• 38. ASIAN CRISIS <ul><li>Repercussions: </li></ul><ul><ul><li>Prices in factories and real estate holdings drop and facilities are underutilized. </li></ul></ul><ul><ul><li>Investors have heavy debts to service (especially in dollar-denominated debt) and defaults begin to occur. </li></ul></ul><ul><ul><li>Huge current account deficit (balance of trade) is created. </li></ul></ul><ul><ul><li>Investor confidence drops and portfolio investors flee (CAPITAL FLIGHT). </li></ul></ul>
  • 39. ASIAN CRISIS <ul><li>Asia countries must ask for help from IMF. </li></ul><ul><li>Thailand is the first, followed by Indonesia, and finally Korea. </li></ul><ul><li>Example of Thailand </li></ul><ul><ul><li>Thailand: </li></ul></ul><ul><ul><ul><li>Unable to defend the baht, it announces it will allow it to float freely. The baht which had been pegged for 13 years at the exchange rate of $1 = Bt25 drops to $1 = Bt55. </li></ul></ul></ul><ul><ul><ul><li>Thailand cannot finance international trade or service its debts anymore </li></ul></ul></ul>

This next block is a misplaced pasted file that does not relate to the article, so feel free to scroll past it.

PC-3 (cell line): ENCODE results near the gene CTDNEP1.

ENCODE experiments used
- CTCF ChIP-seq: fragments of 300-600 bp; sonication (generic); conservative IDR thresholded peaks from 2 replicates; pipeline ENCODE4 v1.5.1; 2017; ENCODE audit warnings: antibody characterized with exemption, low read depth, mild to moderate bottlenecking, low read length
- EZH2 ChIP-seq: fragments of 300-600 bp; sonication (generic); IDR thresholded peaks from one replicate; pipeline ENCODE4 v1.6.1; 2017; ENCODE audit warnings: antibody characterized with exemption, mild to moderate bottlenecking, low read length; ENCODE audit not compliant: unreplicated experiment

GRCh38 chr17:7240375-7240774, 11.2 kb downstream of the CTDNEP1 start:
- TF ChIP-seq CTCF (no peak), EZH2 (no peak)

• 40. ASIAN CRISIS <ul><li>IMF gives 17.2 billion in loans in Thailand with following conditions for the Thai government: </li></ul><ul><ul><li>Taxes must be raised. </li></ul></ul><ul><ul><li>Public spending must be cut. </li></ul></ul><ul><ul><li>Certain state-owned businesses must be privatized. </li></ul></ul><ul><ul><li>Interests rates must be raised. </li></ul></ul><ul><li>Similar programs are developed for Indonesia and Korea. </li></ul><ul><ul><li>IMF loans Indonesia $37 billion. </li></ul></ul><ul><ul><li>IMF loans Korea $20 billion. </li></ul></ul>
  • 41. ASIAN CRISIS <ul><li>Problems in Asian Market Economies: </li></ul><ul><ul><li>Cronyism </li></ul></ul><ul><ul><li>Too much money, dependence on speculative capital inflows </li></ul></ul><ul><ul><li>Lack of transparency in the financial sector. </li></ul></ul><ul><ul><li>Currencies tied to strengthening dollar </li></ul></ul><ul><ul><li>Increasing current account deficits </li></ul></ul><ul><ul><li>Weakness in the Japanese economy </li></ul></ul><ul><ul><li>Too much, too fast </li></ul></ul>